Wolfgang Oehme is wading through a cluster of plants that resemble green, silk elephant ears, searching for a weed. He has already spotted a cellophane wrapper in the otherwise pristine gardens surrounding the old courthouse in Towson. The town is virtually deserted.
It is, according to Oehme, the best time for gardening. It is 2 o'clock in the morning.
He has made a living and a reputation by designing landscapes at embassies, museums and parks in some of the nation's great cities, and he is an author who has been called, more than once, the "pope of plants."
But in Towson, 75-year-old Wolfgang Oehme is a sort of Santa-with-a-green-thumb, working, often while others sleep, to keep up gardens surrounding public buildings and quietly dressing up the medians of boulevards around town.
The mix of ornamental grasses and flowers along Charles Street between Bellona and Kenilworth avenues, the lush garden in the courtyard at Towson's library and the unusual tufts of greenery in the median of Dulaney Valley Road near the Beltway are Oeh-me's work.
Many people might be unaware of Oehme's contributions - or how those lavender-tipped plants popped up next to a "No Turns" sign - but for many years a few local residents have enjoyed seeing the native German tiptoeing through his gardens in the middle of the night.
"He's not just a little old man doing a nice thing for the community," says Carol Oppenheimer, an avid gardener from the Greenspring Valley and member of the Maryland Horticultural Society. "He's much more complex than he appears. In this little town of Towson, we have this plant genius, whose intellect is recognized all over the world."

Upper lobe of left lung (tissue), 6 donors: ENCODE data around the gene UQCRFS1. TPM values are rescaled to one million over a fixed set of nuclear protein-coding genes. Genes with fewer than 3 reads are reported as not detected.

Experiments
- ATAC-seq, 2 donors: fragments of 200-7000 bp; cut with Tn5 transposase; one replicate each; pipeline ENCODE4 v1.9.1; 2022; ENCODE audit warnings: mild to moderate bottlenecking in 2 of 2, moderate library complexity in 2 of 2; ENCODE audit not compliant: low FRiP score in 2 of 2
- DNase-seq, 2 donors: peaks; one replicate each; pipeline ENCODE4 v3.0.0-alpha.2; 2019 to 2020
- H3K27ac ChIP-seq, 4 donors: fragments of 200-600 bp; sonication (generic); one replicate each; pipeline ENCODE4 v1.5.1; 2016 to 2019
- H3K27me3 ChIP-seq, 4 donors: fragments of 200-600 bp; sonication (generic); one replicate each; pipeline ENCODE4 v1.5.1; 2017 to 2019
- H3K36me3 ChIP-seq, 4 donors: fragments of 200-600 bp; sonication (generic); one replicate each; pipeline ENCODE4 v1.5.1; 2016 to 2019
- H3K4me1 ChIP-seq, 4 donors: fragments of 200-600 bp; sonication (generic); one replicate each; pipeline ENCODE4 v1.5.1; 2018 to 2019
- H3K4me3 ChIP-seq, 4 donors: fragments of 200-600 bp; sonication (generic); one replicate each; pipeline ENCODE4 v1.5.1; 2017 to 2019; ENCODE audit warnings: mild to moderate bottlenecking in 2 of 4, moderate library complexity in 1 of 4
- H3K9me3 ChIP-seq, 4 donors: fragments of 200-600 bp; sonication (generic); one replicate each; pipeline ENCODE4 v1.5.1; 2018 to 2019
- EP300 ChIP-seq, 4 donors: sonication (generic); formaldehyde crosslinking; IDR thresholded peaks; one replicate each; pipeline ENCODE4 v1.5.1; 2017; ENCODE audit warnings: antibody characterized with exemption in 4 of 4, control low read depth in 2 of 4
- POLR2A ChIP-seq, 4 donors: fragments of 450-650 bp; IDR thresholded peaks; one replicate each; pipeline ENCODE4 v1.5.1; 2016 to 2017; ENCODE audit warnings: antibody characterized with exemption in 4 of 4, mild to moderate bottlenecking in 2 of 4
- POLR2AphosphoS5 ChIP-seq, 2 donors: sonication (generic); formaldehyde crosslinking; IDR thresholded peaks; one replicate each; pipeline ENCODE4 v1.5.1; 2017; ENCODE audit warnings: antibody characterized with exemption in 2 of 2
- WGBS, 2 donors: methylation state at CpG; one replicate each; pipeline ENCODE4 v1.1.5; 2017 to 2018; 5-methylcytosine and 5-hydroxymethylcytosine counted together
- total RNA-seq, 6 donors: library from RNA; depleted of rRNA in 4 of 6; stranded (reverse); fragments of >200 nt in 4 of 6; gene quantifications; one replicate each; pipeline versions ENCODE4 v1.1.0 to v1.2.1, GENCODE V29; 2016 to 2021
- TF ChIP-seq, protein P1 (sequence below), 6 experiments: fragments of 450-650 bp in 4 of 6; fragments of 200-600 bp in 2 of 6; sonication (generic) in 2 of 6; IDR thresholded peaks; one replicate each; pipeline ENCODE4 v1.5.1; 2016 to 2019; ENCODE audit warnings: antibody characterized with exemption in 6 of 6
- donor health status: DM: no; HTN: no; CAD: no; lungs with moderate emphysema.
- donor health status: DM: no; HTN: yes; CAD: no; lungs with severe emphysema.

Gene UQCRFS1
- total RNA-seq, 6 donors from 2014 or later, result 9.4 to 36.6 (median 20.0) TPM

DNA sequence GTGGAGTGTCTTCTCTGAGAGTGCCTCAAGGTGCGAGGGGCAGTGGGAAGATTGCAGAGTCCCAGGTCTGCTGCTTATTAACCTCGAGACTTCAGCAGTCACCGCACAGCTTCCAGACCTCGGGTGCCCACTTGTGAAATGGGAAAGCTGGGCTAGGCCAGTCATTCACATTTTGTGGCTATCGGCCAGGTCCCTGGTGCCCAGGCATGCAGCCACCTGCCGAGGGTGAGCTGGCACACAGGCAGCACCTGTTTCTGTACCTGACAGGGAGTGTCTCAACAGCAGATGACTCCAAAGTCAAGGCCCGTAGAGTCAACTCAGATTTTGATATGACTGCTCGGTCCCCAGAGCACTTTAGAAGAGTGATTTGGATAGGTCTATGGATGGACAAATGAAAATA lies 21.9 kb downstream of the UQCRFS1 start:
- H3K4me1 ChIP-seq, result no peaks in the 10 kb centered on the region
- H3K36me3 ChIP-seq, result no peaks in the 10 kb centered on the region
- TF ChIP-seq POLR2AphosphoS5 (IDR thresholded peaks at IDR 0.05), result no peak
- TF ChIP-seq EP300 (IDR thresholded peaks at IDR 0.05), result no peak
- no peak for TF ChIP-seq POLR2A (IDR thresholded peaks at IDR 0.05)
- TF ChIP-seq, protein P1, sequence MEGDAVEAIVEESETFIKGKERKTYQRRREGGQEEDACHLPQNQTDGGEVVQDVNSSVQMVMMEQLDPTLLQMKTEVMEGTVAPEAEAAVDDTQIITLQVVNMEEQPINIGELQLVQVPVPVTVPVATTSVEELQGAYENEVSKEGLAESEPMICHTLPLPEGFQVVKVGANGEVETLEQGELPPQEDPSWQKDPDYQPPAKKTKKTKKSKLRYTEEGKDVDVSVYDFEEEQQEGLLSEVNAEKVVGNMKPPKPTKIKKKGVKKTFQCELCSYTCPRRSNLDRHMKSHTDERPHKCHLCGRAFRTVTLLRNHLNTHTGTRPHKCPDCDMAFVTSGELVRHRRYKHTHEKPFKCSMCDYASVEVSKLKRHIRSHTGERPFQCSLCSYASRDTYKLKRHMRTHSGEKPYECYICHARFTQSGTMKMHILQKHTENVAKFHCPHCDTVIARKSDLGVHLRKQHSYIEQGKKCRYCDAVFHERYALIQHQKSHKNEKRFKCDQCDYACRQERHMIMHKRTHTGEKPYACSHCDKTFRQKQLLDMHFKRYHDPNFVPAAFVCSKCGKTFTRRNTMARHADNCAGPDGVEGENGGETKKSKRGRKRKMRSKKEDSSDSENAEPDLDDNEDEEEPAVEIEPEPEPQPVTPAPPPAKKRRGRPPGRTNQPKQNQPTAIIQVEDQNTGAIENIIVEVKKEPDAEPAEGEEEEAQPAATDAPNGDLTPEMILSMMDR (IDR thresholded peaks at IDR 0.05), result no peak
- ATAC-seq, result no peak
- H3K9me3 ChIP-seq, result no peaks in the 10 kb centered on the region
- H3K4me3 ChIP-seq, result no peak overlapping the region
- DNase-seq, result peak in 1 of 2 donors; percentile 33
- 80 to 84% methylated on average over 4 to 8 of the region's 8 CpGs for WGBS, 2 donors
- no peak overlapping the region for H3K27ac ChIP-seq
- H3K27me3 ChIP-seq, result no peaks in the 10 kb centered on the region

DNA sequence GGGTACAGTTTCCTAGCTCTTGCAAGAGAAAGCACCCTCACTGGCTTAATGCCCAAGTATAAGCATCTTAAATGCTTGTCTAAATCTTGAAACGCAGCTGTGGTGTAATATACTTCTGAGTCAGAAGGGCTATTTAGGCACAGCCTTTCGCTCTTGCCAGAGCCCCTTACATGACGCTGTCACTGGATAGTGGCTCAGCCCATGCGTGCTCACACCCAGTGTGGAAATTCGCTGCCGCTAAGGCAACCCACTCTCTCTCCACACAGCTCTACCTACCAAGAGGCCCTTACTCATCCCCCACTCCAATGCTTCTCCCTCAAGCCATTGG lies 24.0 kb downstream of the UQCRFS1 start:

Oehme is the co-author of several acclaimed gardening books, a frequent speaker for horticultural societies and a designer whose work has adorned Battery Park in New York, millionaires' mansions and Washington's Embassy Row.
Busloads of gardeners and horticultural students travel to see Oehme's gardens, occasionally stopping to see the gardens in front of the old courthouse in Towson, which Oehme designed in the late 1980s.
Known for using for a variety of plants, flowers and trees, Oehme often travels abroad to find new species to add vibrancy and texture to his installations.
Oehme recalls demanding that a friend screech to a halt on a German autobahn so that he could get a plant he had spotted.
"I look everywhere - the whole world - for them," he says.
On a recent night in Towson, as he inspects his gardens, Oehme has tucked a plastic bag into his pants pocket in case he spots a seed that he wants to harvest.